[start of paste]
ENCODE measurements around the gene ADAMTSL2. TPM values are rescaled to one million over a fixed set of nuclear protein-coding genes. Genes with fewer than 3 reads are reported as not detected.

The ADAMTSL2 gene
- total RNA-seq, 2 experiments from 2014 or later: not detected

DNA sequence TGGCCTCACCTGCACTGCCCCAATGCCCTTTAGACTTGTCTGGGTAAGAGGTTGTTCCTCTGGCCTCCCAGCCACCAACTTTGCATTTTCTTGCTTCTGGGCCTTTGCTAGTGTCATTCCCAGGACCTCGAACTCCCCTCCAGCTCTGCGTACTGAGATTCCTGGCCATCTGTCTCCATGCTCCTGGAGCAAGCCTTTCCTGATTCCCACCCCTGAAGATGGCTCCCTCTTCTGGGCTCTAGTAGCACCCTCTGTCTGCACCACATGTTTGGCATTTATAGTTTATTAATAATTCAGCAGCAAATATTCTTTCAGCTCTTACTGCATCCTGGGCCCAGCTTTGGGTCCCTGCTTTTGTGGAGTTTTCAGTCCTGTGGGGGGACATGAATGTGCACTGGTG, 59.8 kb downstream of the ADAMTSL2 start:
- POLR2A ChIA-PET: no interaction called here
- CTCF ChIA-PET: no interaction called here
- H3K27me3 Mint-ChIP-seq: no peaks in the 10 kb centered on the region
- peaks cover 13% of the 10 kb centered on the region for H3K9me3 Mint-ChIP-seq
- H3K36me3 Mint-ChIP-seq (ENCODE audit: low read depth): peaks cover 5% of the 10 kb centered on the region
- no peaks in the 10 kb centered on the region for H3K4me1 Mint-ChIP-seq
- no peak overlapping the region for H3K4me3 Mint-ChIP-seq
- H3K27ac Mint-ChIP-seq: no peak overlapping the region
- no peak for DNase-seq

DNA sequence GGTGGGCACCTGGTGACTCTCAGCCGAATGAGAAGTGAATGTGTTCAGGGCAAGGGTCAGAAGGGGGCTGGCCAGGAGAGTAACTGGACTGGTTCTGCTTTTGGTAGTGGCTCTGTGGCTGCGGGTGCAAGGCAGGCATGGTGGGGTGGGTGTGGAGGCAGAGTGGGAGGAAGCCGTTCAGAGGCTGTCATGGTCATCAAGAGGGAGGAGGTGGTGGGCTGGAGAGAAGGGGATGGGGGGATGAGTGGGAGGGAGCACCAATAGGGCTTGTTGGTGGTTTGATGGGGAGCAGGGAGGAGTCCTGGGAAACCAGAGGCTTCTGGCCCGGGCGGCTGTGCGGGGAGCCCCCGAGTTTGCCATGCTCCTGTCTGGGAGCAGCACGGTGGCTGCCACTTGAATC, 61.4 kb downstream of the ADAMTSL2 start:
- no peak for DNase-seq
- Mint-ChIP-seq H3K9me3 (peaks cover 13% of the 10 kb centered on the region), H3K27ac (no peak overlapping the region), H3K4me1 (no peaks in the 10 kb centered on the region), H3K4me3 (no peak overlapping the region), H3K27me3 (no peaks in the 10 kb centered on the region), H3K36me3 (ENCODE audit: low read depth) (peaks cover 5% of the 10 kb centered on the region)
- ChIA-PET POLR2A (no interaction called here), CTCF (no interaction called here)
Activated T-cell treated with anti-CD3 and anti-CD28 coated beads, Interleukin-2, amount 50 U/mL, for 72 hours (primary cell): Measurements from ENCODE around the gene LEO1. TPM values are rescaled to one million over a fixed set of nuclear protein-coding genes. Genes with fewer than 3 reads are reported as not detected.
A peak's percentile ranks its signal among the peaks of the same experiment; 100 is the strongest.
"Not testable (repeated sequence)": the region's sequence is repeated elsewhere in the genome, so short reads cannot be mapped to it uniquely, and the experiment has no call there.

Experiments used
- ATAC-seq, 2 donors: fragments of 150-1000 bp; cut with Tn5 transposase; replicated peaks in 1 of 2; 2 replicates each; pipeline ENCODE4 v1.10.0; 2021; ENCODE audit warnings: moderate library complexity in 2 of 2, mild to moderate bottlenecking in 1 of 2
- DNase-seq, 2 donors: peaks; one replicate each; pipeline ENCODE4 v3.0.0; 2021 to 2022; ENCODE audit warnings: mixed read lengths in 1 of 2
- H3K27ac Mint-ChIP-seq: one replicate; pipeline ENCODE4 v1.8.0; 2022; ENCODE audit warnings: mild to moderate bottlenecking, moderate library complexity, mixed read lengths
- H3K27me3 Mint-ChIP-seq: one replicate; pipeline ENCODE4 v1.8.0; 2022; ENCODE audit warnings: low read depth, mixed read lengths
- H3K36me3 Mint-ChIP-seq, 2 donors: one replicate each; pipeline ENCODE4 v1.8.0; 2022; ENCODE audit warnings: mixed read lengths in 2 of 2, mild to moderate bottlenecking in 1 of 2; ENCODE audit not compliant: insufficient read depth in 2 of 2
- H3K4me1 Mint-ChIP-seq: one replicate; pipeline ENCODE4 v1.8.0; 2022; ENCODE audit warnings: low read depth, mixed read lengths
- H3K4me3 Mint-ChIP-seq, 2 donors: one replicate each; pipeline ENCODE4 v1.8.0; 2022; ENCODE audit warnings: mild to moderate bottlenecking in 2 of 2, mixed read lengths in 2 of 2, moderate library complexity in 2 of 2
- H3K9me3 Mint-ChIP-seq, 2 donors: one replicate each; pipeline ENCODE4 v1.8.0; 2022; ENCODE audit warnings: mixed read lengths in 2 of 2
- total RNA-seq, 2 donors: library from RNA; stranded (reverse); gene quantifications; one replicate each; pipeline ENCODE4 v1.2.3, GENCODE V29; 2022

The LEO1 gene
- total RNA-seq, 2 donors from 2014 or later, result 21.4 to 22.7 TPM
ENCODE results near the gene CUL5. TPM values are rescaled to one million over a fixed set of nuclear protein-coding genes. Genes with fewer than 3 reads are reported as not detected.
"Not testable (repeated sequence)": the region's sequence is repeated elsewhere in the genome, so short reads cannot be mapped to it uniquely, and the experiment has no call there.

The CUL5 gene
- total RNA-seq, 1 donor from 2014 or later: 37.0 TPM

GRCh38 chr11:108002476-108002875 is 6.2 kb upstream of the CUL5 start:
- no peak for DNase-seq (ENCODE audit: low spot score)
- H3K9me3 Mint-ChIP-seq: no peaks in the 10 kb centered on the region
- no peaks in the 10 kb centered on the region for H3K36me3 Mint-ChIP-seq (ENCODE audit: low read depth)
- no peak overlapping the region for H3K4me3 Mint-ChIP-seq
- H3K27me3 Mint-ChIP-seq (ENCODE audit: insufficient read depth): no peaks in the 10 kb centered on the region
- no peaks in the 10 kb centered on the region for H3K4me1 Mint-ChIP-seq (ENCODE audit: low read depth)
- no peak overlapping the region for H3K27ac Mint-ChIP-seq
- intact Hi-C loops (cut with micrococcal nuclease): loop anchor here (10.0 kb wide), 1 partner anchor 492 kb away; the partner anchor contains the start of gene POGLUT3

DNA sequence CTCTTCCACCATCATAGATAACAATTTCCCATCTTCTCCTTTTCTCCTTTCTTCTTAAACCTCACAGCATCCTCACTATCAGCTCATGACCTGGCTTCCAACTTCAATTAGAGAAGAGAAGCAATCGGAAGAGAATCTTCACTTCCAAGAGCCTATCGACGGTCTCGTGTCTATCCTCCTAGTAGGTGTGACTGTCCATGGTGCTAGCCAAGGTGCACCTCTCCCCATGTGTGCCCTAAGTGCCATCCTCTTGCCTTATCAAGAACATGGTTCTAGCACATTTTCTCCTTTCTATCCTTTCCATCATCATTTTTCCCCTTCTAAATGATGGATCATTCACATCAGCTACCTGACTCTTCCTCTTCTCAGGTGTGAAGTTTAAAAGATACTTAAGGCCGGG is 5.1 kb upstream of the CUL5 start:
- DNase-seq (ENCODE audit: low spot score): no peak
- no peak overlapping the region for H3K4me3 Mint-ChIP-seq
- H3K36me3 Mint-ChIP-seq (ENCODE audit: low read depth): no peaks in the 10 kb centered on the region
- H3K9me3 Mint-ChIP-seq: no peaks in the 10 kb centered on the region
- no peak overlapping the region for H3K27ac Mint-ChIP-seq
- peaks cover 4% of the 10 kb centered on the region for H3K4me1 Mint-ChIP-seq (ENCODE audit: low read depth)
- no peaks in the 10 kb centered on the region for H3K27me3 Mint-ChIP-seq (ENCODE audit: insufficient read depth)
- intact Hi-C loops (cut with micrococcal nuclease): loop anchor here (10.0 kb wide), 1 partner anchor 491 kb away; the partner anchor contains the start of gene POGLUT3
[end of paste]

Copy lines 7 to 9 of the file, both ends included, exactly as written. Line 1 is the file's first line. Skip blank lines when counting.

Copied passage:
- H3K27me3 Mint-ChIP-seq: no peaks in the 10 kb centered on the region
- peaks cover 13% of the 10 kb centered on the region for H3K9me3 Mint-ChIP-seq
- H3K36me3 Mint-ChIP-seq (ENCODE audit: low read depth): peaks cover 5% of the 10 kb centered on the region